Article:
Plowpoint Dirt-Time and Practice

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Plowpoint Dirt-Time and Practice

Postby akbowen » Mon Dec 25, 2017 7:53 am


Submitted for the review, critique, and roasting of my peers, here is me practicing a plowpoint shelter about 100 yards from the house on a 34 degree winter's day. Hit me!
Having never seen one, I asked my master for a tree. Into my open palm, he put an acorn. "Is that all," I inquired of him. "It is enough," he replied.
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Re: Plowpoint Dirt-Time and Practice

Postby jeffro » Mon Dec 25, 2017 10:17 am

Good job, I would make sure that the back was to the wind and the sides were staked down tight to the ground. Build your fire in front with a reflector on the backside to put some heat into your shelter. If you could get a space blanket on the inside of that tarp it would reflect heat down on you. That wool blanket is there to keep you clean inside a debris bed, the debris is there to keep you warm. Good music.
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Re: Plowpoint Dirt-Time and Practice

Postby RMAR » Mon Dec 25, 2017 11:48 am

Maybe next time a bushcraft welcome mat to wipe those boots off.
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Re: Plowpoint Dirt-Time and Practice

Postby BigJesse » Tue Dec 26, 2017 12:14 am

Well done. That is my favorite tarp shelter. A plow point. I normally like to have my center tieout hoisted up as well so I can keep the entrance low but still maintain a decent amount of headroom. I've found it easier to stake the tail corner and tie the front corner then stake out everything else and then finally raise my center, everything stays nice and tight that way.

Like this set up I did at one of our East Texas excursions:
12974511_10154027745885169_4962387739501069805_n.jpg
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Re: Plowpoint Dirt-Time and Practice

Postby akbowen » Tue Dec 26, 2017 7:52 am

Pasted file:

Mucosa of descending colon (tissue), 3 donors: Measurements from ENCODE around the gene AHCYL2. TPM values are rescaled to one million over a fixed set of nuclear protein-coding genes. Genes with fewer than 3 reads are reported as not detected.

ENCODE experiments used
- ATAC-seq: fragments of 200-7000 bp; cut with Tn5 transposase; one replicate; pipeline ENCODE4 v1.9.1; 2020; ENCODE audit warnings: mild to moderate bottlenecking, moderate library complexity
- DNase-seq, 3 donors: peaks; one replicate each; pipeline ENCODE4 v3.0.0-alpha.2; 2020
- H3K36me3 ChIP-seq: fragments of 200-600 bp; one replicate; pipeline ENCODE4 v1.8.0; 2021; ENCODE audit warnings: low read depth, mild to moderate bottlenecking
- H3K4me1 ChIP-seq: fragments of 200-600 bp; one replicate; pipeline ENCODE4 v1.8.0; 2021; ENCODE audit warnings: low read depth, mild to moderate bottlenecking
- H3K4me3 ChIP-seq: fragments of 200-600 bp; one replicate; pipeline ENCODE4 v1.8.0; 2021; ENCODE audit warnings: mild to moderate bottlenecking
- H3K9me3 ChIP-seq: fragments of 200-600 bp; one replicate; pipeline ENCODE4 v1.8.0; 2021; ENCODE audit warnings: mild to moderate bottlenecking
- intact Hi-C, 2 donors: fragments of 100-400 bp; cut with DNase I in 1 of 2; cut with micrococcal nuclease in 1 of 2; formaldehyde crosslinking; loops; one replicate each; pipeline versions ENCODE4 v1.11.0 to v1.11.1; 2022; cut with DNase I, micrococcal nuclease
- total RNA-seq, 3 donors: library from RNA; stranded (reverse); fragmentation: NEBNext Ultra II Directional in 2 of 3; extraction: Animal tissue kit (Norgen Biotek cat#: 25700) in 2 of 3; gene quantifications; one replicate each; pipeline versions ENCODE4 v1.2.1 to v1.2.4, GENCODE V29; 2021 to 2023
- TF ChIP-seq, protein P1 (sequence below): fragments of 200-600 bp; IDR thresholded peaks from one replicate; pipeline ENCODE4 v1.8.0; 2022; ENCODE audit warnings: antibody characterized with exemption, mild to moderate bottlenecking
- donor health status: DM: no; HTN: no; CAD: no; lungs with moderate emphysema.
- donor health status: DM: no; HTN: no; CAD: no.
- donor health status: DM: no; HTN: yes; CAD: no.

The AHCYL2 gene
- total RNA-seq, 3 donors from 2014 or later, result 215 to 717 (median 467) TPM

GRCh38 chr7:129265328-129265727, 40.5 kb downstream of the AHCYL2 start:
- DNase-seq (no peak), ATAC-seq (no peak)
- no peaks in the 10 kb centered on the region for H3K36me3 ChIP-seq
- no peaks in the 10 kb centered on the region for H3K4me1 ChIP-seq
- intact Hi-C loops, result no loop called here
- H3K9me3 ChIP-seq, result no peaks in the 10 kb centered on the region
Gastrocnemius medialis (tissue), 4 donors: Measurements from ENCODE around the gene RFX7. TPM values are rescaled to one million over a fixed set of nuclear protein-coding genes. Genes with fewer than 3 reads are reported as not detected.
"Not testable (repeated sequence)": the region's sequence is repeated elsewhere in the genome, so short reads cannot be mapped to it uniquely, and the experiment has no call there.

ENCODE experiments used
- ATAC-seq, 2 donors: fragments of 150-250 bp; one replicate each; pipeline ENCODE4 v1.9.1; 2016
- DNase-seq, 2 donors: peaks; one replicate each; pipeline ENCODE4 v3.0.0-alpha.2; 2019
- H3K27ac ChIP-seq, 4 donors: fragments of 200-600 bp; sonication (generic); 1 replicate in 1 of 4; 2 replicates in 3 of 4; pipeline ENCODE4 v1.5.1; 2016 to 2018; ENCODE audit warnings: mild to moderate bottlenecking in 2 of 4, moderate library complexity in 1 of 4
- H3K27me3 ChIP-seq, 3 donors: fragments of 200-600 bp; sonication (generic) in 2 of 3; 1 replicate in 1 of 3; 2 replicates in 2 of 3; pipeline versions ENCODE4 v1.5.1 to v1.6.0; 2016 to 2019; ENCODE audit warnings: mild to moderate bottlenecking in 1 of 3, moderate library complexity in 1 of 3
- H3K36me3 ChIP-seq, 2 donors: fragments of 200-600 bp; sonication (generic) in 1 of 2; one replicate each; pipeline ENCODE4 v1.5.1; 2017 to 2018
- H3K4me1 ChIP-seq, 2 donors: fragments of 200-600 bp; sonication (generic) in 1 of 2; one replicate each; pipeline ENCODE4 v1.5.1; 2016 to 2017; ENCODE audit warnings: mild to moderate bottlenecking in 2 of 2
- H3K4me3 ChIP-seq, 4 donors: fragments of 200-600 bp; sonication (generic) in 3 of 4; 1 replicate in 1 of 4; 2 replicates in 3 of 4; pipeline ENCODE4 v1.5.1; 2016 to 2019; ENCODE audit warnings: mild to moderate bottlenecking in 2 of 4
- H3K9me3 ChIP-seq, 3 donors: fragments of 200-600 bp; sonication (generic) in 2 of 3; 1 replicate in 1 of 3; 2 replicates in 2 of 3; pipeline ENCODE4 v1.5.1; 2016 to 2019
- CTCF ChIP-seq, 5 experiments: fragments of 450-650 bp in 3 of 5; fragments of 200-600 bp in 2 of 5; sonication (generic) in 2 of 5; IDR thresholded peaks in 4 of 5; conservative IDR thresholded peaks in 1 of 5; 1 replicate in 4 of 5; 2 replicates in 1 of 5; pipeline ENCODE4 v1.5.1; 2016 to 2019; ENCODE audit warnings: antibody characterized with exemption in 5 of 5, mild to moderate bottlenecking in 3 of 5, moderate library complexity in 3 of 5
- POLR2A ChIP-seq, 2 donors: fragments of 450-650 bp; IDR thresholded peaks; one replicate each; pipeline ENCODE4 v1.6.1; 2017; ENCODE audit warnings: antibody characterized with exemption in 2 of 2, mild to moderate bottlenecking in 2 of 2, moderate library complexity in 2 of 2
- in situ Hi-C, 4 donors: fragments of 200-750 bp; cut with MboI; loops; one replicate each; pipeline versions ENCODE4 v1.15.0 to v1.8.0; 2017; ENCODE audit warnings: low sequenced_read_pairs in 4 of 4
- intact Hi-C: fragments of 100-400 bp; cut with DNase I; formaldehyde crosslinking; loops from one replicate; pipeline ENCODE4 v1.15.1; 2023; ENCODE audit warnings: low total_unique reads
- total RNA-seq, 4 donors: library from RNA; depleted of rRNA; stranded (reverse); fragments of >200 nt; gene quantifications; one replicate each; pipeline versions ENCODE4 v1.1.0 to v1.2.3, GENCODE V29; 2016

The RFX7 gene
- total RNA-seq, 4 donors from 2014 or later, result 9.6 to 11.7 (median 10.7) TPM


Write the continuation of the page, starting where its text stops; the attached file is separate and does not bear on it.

jeffro wrote:Good job, I would make sure that the back was to the wind and the sides were staked down tight to the ground. Build your fire in front with a reflector on the backside to put some heat into your shelter. If you could get a space blanket on the inside of that tarp it would reflect heat down on you. That wool blanket is there to keep you clean inside a debris bed, the debris is there to keep you warm. Good music.


Jeffro, here's where I may need some correction: my understanding (and I haven't conducted this experiment yet) was that if you situate a shelter with back-to-wind, that it'll scoop the smoke of your fire back into you. Then, I heard somebody else say that if you tension the center tie-out, which I did, that it'll split the wind around you, which should avoid that effect. Thoughts?
Having never seen one, I asked my master for a tree. Into my open palm, he put an acorn. "Is that all," I inquired of him. "It is enough," he replied.
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Re: Plowpoint Dirt-Time and Practice

Postby akbowen » Tue Dec 26, 2017 7:54 am

RMAR wrote:Maybe next time a bushcraft welcome mat to wipe those boots off.


:lol: You ain't kidding, brother! That mix of clay and sand makes a boot heavy! . . . I . . . uh . . . also tracked a lot of mud onto my ground-tarp.
Having never seen one, I asked my master for a tree. Into my open palm, he put an acorn. "Is that all," I inquired of him. "It is enough," he replied.
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Re: Plowpoint Dirt-Time and Practice

Postby Hammbone » Wed Dec 27, 2017 9:13 am

Great music and video! How did the blankets do? 34 degrees is pretty chilly!
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Re: Plowpoint Dirt-Time and Practice

Postby akbowen » Wed Dec 27, 2017 10:11 am

Hammbone wrote:Great music and video! How did the blankets do? 34 degrees is pretty chilly!


Off-camera, I practiced wrapping up in my new queen size blanket. My assessment was that it would be a manageable sleep, but I wanted a fire. Ultimately, my fire-making attempts were thwarted by my own stupidity (I tried to shortcut it on a damp day), and my camera ran out of batteries, so I packed it in.
Having never seen one, I asked my master for a tree. Into my open palm, he put an acorn. "Is that all," I inquired of him. "It is enough," he replied.
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Re: Plowpoint Dirt-Time and Practice

Postby NeckRed Gringo » Wed Dec 27, 2017 2:09 pm

Ya that rain will get ya. I remember a time me and Pointman went out and I was literally huddled over the fire trying to keep the rain off it. Cold, wet, and memorable.

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